June 6, 2016

Unusual property-tax experiment given new life

PHOTO | Contributed
PHOTO | Contributed
State Sen. John Fonfara (D-Hartford).

After stalling in the legislature, a proposal to expand an unusual property-tax pilot program was given new life in special session last month when lawmakers inserted the bill's language into the budget implementer bill.

Assuming Gov. Dannel P. Malloy signs the budget into law, as many as five municipalities that successfully apply to the Office of Policy and Management will be permitted to assess real and personal property taxes on all commercial parcels within their borders based on the net profits of a building's business occupants, rather than by the fair market value of the property itself.

However, it's unlikely any community will get that far. Property owners and/or tenants and government officials must first agree to the arrangement. The public act doesn't allow local governments to change their property taxation method unilaterally.

The pilot program was first created in 2014, but capped at three the number of parcels each town could tax based on net profits. The latest legislation removes the cap entirely.

Sen. John Fonfara (D-Hartford), co-chair of the Finance, Revenue and Bonding Committee, pushed for the original law two years ago, as well as its expansion this year.

In attempting to open up the program to more properties, Fonfara got a boost from the support of Hartford Mayor Luke Bronin, who told the Hartford Business Journal in March that he saw the program as a potential way for Hartford to incentivize economic development and business formation.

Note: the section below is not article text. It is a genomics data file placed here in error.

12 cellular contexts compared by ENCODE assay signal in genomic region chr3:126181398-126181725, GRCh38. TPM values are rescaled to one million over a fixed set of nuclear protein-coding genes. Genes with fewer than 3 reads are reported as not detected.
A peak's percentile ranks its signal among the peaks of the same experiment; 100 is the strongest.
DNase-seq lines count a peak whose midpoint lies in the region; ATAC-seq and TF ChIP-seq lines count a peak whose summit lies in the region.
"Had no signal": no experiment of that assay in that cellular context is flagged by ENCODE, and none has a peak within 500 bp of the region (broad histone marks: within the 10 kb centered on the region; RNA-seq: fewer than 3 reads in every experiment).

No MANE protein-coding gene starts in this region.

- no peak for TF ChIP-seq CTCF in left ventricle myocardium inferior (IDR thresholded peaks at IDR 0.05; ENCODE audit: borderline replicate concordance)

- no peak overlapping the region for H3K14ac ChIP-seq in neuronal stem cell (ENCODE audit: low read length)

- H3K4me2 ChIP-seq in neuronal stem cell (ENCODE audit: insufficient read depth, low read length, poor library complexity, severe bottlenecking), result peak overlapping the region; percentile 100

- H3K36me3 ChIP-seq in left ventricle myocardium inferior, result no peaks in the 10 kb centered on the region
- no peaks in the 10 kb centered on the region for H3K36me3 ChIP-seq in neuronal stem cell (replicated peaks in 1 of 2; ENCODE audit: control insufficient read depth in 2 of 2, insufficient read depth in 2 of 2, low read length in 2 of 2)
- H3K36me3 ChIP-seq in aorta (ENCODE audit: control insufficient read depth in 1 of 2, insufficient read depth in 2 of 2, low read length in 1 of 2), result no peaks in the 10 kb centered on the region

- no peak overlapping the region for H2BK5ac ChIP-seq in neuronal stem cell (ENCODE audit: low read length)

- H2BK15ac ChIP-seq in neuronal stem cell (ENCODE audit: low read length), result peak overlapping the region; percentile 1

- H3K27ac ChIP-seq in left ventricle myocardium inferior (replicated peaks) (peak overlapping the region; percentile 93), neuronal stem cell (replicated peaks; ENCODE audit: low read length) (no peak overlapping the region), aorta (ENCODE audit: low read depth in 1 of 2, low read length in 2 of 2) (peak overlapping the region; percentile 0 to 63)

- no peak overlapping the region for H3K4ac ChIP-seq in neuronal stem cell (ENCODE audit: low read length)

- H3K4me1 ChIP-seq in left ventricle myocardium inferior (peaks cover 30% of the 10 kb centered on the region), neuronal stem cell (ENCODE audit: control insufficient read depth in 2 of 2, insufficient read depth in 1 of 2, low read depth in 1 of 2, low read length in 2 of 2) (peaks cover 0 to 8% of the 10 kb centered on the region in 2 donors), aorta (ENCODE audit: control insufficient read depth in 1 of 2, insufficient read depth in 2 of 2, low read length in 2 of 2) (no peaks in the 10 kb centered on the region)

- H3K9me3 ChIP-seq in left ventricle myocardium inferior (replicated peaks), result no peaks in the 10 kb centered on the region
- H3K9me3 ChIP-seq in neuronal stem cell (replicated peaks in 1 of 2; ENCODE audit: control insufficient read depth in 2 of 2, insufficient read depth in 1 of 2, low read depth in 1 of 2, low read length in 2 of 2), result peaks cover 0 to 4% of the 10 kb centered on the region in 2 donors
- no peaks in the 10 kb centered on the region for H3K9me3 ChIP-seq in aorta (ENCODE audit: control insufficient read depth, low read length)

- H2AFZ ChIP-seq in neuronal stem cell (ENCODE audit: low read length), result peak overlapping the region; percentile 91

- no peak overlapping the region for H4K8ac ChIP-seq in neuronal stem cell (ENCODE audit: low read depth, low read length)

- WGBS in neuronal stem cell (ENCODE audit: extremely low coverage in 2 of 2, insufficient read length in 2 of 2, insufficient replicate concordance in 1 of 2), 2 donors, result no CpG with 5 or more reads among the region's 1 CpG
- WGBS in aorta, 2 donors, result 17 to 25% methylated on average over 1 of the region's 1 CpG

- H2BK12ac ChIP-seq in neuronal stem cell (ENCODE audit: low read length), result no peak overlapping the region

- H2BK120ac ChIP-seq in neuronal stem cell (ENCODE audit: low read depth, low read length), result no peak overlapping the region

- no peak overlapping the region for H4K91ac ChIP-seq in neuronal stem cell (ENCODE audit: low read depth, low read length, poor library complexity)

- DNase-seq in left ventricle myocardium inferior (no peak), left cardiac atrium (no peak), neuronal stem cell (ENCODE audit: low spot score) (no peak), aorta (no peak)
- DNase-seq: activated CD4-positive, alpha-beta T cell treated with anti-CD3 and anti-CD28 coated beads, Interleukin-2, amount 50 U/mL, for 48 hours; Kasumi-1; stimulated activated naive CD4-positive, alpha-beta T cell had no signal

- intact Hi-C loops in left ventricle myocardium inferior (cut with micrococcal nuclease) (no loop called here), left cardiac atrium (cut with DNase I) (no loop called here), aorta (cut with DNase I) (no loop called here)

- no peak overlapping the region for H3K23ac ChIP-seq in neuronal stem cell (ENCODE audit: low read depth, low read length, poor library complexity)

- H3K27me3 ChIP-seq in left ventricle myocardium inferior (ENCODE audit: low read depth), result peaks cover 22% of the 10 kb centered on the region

The nonpartisan Office of Fiscal Analysis has said it presumes no municipality would enter into such an arrangement unless it brought in more tax revenue, but it remains to be seen if local governments would use the program as a way to help some companies and property owners pay less taxes.

To date, no town has applied for the pilot program. But that could change come October, when the cap on the number of eligible parcels per town is lifted.

Shipman & Goodwin Managing Partner Alan Lieberman, who represents commercial taxpayers, said several months ago that he was against the expansion of the pilot, which he likened to a municipal income tax.

Meanwhile, a national tax expert, Carl Davis of the nonpartisan Institute on Taxation and Economic Policy, said he was unaware of any similar programs in other states, and warned that if the pilot is expanded beyond five towns, it could pit cities and towns against one another and promote business poaching.

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